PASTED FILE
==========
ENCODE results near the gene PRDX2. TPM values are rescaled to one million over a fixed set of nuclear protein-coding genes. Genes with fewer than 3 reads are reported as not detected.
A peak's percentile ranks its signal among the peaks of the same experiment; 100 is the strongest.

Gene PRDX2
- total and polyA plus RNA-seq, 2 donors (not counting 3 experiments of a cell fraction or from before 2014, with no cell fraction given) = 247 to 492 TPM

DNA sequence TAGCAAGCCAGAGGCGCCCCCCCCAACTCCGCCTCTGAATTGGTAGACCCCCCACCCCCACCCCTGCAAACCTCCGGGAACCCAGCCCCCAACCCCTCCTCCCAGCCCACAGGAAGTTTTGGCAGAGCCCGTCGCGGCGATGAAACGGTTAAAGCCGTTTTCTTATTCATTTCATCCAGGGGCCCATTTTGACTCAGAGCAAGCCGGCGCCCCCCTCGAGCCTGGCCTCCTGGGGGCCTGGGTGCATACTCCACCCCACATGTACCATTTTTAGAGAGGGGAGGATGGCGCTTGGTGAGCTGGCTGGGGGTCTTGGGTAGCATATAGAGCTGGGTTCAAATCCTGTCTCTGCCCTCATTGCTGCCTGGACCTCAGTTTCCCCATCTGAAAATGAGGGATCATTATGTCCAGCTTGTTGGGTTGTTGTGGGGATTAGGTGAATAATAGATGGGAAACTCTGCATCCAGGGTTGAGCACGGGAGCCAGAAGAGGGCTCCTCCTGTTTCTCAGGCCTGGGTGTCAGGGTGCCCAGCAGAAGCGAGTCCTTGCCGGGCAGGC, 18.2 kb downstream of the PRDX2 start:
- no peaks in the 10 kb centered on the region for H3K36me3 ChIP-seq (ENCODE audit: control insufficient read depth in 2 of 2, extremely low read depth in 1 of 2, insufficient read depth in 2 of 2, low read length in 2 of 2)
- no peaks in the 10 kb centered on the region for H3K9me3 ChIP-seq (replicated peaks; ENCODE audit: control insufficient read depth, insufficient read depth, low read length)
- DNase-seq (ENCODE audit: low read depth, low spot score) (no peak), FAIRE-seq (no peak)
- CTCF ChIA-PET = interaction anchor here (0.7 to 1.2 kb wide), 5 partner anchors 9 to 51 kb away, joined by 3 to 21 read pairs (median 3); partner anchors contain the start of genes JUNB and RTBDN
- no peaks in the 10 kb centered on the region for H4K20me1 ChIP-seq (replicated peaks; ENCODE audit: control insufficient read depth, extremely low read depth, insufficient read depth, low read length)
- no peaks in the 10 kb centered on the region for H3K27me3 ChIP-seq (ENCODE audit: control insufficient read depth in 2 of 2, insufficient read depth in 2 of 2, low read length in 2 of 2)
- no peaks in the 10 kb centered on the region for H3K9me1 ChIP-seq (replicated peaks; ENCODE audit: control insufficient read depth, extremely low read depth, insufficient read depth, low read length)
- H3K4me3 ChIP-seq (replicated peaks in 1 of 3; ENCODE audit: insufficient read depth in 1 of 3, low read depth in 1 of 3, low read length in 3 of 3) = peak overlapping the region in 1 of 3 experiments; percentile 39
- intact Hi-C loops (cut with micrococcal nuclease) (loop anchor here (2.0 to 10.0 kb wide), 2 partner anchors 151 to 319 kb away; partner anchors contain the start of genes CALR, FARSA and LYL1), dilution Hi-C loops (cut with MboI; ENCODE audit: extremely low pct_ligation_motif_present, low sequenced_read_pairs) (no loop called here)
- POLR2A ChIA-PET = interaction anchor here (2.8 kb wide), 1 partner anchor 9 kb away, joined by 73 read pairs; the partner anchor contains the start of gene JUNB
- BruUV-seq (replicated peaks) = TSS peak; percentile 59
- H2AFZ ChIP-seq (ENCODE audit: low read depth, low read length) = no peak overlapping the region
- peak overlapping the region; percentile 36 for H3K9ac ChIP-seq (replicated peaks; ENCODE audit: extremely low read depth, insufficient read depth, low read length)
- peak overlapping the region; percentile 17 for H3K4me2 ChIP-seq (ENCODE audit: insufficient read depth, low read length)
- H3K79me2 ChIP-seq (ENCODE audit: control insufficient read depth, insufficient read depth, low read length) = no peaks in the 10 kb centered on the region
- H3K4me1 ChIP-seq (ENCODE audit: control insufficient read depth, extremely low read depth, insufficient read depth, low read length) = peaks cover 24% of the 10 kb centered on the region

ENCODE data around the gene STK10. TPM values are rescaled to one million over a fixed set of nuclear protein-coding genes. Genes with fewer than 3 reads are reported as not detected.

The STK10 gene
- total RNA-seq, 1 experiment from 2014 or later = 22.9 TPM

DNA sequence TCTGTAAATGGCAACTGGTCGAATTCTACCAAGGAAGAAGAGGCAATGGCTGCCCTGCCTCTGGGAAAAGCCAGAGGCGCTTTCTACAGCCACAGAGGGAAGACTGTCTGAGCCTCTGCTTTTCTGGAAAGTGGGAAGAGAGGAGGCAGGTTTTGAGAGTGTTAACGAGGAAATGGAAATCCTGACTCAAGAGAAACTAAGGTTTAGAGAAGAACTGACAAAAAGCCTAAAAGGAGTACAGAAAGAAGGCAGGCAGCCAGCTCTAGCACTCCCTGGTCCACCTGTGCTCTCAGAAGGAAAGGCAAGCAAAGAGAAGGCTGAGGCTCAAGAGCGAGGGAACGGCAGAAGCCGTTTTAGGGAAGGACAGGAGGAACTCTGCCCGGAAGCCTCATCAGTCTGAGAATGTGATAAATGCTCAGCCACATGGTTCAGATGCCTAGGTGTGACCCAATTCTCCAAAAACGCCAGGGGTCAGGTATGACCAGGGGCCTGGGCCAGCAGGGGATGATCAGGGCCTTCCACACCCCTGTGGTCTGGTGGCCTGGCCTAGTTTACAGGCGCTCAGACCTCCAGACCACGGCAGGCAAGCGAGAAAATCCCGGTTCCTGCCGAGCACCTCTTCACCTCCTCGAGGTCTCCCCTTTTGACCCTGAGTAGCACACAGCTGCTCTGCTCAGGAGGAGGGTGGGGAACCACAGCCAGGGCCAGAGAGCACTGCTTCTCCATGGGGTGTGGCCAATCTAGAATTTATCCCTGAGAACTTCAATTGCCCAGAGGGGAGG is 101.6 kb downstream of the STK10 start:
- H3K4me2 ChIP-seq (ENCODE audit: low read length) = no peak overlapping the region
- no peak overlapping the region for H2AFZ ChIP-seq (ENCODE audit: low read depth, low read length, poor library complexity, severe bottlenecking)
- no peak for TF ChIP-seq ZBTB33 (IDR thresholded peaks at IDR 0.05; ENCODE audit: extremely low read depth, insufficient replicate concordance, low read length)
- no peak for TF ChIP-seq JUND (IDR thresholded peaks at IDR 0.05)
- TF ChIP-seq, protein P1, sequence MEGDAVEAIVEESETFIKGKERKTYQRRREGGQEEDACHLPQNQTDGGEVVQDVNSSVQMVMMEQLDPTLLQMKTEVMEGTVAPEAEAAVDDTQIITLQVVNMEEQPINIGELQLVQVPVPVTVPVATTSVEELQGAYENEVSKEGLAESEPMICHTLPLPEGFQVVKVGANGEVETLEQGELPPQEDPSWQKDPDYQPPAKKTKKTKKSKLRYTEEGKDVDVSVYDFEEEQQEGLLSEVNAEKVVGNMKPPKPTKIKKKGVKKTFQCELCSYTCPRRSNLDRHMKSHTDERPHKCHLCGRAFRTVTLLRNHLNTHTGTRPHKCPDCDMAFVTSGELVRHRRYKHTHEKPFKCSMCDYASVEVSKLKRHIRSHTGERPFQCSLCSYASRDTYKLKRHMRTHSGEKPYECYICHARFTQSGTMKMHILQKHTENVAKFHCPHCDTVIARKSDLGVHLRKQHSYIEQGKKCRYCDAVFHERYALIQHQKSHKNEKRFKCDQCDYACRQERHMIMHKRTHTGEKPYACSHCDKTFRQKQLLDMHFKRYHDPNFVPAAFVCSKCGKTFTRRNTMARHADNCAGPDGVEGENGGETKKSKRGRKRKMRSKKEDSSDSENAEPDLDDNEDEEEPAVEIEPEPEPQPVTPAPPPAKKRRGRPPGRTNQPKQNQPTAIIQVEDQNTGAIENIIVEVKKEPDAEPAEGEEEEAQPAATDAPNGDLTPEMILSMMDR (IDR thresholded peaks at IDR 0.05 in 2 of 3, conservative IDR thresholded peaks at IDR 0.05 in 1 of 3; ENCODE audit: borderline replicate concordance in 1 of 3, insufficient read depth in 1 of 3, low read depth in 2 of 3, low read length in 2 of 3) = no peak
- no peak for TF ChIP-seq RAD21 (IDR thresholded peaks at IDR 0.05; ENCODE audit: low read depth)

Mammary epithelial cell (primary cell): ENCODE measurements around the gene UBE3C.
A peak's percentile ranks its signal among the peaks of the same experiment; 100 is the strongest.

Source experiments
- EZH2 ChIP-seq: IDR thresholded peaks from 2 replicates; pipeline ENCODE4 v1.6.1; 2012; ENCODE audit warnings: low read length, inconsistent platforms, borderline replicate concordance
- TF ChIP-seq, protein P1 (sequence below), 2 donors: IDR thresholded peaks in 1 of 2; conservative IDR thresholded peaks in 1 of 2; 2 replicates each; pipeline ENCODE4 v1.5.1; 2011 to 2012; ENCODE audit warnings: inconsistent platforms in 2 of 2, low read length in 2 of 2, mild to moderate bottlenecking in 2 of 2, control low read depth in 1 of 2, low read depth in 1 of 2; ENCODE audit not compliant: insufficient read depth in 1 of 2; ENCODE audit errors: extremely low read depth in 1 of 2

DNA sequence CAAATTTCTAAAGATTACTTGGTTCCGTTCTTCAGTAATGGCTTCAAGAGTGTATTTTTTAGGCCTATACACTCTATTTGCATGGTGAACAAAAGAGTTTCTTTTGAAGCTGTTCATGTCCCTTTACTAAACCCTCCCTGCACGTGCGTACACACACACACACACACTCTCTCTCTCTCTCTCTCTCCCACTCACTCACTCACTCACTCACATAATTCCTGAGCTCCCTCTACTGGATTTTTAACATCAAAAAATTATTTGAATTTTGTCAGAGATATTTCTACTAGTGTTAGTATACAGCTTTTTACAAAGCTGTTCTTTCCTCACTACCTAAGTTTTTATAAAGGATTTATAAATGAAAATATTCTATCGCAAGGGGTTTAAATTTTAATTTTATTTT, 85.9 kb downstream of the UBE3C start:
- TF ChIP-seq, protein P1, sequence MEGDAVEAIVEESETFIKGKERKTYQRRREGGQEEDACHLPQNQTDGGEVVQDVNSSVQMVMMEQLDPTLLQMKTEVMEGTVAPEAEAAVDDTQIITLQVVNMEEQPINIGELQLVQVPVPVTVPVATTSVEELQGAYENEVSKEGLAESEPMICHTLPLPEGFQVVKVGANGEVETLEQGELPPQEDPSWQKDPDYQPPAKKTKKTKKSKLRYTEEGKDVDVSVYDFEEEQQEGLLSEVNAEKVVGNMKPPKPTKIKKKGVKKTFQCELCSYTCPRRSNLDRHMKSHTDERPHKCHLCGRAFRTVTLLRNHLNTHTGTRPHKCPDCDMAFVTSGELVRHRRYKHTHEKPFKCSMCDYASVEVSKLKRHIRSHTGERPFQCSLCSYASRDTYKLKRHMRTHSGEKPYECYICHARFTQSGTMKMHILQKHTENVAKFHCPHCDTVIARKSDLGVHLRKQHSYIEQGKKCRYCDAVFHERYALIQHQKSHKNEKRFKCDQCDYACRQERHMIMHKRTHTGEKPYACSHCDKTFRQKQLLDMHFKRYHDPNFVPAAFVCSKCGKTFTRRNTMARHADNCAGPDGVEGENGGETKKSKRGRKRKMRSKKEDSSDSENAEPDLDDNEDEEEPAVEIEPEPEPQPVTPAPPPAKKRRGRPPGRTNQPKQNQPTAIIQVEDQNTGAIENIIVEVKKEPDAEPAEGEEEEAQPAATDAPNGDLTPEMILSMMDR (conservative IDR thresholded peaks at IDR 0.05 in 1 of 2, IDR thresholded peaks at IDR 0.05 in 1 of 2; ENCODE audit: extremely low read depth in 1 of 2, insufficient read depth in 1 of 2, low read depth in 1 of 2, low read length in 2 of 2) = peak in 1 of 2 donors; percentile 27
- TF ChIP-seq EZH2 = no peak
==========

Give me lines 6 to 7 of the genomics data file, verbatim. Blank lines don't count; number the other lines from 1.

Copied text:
- no peaks in the 10 kb centered on the region for H3K36me3 ChIP-seq (ENCODE audit: control insufficient read depth in 2 of 2, extremely low read depth in 1 of 2, insufficient read depth in 2 of 2, low read length in 2 of 2)
- no peaks in the 10 kb centered on the region for H3K9me3 ChIP-seq (replicated peaks; ENCODE audit: control insufficient read depth, insufficient read depth, low read length)